A short train journey from Sousse took us to the small town of El Djem. The attraction here is the third-century Roman amphitheatre that you can pay to enter. Health and safety is not an issue in Tunisia like it is in Britain. A bit of tattered rope is the only thing stopping you from falling from the third floor onto hard stone, so if you're going to take children into the amphitheatre you'll have to keep a close eye on them.
The ancient amphitheatre is well worth visiting, though. You're able to clamber up its dusty steps and wander around its chambers, and it's possible to pay a little more to buy the right to take photographs inside the amphitheatre. The view from the highest level is pretty impressive, looking down along a road so straight that it must have been left by the Romans.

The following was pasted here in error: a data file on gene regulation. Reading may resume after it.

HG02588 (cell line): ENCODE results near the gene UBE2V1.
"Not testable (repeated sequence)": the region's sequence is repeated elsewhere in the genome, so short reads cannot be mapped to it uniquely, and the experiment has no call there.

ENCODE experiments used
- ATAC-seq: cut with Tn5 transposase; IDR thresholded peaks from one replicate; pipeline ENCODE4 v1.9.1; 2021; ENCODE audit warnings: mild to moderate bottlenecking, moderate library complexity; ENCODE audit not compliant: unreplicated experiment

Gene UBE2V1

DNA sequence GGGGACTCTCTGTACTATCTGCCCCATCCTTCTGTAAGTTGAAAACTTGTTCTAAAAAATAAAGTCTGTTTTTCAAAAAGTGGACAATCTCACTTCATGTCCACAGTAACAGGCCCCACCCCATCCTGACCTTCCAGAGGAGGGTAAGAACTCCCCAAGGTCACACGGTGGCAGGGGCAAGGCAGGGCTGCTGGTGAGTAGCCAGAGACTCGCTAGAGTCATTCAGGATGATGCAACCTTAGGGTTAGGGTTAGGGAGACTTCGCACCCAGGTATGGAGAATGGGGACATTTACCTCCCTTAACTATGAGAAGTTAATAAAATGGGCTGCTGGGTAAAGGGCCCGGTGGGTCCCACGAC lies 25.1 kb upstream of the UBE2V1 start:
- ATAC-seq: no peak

Apart from the amphitheatre, El Djem offers a museum of Roman mosaics which are surprisingly well preserved. The Restaurant Bonheure was a nice place to eat except for the children's table mats that were placed on every table. The wind around our outside table was so strong that one of these brightly-coloured mats was whipped off of our table and hit a local diner in the face. Luckily he was calm about it.